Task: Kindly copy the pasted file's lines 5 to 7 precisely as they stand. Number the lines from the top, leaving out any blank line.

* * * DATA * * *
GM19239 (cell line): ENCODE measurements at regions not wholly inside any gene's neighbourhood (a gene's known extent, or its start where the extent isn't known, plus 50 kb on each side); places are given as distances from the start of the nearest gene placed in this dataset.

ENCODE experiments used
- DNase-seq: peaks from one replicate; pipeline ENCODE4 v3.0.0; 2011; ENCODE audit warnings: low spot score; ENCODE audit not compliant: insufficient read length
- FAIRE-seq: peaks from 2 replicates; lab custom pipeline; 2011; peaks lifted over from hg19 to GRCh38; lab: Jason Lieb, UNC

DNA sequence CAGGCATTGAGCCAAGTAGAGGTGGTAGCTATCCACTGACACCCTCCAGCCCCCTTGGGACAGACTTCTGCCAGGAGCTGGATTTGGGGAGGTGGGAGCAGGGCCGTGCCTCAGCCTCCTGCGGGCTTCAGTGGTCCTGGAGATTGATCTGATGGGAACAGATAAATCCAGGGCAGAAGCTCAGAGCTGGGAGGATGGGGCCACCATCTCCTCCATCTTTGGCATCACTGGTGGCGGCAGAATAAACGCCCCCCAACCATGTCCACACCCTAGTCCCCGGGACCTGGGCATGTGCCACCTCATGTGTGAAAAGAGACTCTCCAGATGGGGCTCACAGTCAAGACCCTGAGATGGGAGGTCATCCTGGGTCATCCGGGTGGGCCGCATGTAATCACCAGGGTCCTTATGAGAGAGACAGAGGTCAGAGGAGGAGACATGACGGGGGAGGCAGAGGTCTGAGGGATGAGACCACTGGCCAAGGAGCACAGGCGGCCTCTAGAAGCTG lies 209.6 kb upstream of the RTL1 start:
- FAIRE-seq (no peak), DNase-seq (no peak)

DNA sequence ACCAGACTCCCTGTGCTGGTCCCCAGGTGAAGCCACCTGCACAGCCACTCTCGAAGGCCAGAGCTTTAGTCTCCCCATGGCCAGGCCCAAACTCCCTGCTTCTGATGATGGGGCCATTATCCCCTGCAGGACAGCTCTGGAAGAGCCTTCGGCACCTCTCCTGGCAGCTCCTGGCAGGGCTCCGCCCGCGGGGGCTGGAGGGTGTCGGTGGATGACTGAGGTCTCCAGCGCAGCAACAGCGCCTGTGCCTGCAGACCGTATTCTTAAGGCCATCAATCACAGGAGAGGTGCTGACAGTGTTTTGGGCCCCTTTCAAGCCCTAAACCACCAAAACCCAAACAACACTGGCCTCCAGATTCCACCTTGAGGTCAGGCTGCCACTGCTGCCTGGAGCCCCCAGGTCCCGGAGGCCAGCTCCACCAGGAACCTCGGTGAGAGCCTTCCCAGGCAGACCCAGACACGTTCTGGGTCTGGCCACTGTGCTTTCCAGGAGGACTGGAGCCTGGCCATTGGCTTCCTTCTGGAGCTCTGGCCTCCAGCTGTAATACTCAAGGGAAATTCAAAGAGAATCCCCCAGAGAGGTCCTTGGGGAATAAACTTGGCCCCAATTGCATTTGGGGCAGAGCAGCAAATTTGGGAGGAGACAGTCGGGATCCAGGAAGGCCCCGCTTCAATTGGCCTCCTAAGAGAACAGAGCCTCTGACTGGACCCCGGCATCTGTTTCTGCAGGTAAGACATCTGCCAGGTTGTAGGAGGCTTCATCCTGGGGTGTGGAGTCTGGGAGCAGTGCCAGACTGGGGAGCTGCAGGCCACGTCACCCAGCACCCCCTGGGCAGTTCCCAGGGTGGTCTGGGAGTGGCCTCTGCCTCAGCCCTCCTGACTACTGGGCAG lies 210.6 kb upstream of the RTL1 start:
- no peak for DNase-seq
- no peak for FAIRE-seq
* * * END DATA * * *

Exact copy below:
DNA sequence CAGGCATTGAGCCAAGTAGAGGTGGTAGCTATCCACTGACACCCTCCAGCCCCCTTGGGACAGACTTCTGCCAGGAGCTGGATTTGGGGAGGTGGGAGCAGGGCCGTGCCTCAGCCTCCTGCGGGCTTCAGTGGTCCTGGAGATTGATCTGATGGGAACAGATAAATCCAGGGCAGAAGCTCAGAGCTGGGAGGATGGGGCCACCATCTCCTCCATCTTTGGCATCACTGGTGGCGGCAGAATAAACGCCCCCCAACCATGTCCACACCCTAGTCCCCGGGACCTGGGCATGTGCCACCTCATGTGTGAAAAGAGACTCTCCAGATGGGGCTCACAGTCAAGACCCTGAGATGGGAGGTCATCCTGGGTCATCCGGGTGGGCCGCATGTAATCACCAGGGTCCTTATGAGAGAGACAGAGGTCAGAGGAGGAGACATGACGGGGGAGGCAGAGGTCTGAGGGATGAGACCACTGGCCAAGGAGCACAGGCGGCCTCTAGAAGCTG lies 209.6 kb upstream of the RTL1 start:
- FAIRE-seq (no peak), DNase-seq (no peak)

DNA sequence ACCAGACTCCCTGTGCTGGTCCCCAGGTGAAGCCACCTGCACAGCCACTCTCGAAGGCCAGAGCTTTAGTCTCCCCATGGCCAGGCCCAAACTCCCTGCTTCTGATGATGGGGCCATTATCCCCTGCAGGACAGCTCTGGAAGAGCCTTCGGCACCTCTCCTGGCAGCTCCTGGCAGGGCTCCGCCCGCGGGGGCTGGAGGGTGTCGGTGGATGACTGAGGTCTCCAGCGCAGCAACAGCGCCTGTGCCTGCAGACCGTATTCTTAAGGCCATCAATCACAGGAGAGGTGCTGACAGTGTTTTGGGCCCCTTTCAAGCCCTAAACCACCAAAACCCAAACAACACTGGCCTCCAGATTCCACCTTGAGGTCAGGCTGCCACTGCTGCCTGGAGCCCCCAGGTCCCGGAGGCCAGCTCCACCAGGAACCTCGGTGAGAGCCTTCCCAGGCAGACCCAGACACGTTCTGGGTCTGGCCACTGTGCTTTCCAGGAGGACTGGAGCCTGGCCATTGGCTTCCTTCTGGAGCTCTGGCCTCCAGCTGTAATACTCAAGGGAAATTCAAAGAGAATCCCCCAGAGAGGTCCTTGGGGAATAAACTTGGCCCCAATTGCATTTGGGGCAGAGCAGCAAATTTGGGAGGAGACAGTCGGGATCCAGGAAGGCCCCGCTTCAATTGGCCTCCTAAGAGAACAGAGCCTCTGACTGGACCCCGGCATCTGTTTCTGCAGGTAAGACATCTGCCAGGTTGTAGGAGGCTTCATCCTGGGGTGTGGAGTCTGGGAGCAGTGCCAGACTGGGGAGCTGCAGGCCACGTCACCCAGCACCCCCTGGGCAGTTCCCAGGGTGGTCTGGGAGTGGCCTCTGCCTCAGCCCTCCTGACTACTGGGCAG lies 210.6 kb upstream of the RTL1 start: